In the final analysis, what’s most important is that your son is in a school that is the “right fit”. There’s no easier way to turn a boy off from school than to put him or keep him in a school environment that doesn’t nurture his interests and talents while meeting his academic needs and aspirations. What does it mean to find the “right fit”? Well, it’s not a one size fits all definition, and it may not be constant in your child’s life. The right fit is relative to your son and it may change as your son grows and develops.

The best way to define the “right fit” is with examples. If athletics play a key role in your child’s maturation and development, enrolling him in a school that doesn’t have an organized athletics program may prove challenging to keeping him engaged. If your son comes alive in a learning environment that emphasizes the humanities and world languages, and you insist that he goes to a school that caters to students interested in math and science, his grades and social life may reflect his unhappiness. Putting your child in a school that offers little in arts and culture, even though your child is artistically inclined, will limit his ability to further develop his talents.

Finding the “right fit” does not mean enrolling your child in a school that emphasizes your child’s interests over other key subjects and learning activities critical to his development. It simply means making sure that the school environment you choose provides the right balance of academics and other developmental programs that will ensure your child receives the educational experience that helps him to flourish in many areas, including those important to him.

Finding the Fit

How do you go about finding all of this information about the schools you are considering for your son? Talk to as many people as you can while you are looking at schools, and listen carefully to their answers. Be actively engaged during the touring process and ask questions at every opportunity. Speak with an assortment of parents who have children in the schools, don’t just rely on one family’s impressions. Know what your son needs, and as you visit each school, ask yourself if you can see him being happy in this environment. Push aside any anxiety about the process and focus on your mission, which is finding the best school for your son.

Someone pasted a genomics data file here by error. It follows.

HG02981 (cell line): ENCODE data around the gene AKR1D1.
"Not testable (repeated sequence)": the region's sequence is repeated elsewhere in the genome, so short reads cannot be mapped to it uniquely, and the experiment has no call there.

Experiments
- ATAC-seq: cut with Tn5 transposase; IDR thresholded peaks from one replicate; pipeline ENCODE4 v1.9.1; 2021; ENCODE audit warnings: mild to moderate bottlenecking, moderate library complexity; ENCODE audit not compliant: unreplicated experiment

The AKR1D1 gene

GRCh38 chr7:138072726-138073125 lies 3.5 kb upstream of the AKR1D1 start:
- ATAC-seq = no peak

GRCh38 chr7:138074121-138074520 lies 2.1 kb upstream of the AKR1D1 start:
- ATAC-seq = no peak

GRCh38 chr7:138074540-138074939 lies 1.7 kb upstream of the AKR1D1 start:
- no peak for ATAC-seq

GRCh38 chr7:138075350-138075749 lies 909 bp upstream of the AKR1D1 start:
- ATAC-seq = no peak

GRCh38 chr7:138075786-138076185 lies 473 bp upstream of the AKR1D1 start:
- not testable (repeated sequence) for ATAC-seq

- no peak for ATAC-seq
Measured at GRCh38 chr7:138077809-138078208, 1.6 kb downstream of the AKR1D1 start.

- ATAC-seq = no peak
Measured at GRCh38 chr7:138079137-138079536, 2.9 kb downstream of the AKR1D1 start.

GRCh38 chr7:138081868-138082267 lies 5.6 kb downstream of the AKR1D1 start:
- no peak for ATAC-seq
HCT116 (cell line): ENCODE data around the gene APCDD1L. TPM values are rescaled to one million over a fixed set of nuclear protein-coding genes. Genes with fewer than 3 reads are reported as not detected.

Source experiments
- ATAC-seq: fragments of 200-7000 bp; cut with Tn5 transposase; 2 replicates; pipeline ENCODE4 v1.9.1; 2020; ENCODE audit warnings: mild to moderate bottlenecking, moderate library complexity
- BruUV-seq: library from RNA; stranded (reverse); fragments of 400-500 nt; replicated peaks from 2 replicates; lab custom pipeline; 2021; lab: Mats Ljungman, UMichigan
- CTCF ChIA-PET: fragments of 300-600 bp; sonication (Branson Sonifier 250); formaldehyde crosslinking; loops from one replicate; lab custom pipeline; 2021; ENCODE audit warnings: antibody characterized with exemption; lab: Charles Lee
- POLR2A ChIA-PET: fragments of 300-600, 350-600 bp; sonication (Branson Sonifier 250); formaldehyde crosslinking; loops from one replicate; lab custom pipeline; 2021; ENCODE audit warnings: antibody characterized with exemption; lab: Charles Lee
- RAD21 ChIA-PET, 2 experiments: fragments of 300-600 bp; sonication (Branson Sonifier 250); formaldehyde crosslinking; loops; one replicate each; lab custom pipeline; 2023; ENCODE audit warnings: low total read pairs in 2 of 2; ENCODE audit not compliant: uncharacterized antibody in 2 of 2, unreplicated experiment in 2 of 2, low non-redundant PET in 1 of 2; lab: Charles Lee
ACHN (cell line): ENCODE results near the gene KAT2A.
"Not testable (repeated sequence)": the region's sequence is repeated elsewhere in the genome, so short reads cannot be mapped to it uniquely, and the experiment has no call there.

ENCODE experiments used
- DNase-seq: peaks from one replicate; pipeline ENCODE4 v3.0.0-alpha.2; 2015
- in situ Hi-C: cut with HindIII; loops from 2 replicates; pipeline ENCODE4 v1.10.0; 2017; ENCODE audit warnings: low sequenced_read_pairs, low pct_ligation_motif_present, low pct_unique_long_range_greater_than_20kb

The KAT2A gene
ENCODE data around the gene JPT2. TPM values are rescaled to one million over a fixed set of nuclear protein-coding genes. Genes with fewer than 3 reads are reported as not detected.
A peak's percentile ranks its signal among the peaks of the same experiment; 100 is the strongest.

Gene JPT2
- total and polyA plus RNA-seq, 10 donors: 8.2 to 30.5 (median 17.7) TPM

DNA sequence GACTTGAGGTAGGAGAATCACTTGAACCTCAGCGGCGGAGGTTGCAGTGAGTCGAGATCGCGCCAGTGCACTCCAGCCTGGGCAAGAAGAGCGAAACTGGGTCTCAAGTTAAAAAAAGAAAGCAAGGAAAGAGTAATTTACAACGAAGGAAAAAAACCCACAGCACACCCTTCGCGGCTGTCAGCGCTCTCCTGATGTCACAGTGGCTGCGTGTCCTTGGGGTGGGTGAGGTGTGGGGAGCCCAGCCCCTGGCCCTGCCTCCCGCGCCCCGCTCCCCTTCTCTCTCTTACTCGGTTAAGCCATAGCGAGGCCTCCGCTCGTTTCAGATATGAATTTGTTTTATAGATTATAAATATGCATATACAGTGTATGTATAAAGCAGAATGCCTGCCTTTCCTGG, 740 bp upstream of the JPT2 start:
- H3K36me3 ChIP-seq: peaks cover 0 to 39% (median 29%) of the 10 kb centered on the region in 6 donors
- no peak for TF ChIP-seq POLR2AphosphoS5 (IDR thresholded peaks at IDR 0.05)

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More posts from Anne and Jennifer are coming soon. Stay tuned for their next post: “What To Do When The Road Gets Rocky for Your Son at School (And it Will)”.

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Help Our Sons Learn Our History: Advice from Julian Bond

Yesterday evening GCP attended “A Conversation with Julian Bond and Anderson Cooper”, to hear CNN anchor Cooper interview Bond about his life in the civil rights movement. Bond, who was the co-founder of the Student Nonviolent Coordinating Committee (SNCC) and more recently the Chairman Emeritus of the NAACP, reminisced about the evolution of his work in the civil rights movement. Bond is retiring as a professor at the University of Virginia in May of this year.

In discussing his many years as a civil rights history professor, Bond worriedly noted that the history of the civil rights movement is not well taught in schools. He cited a study commissioned last year to determine what high school seniors knew about various aspects of American History. The study revealed that the majority of the students only knew two names in civil rights history: Rosa Parks and Martin Luther King, Jr. While Bond was quick to acknowledge the important contributions of these leaders, he cautioned, “Unless you know the bigger picture, you don’t know anything about it”.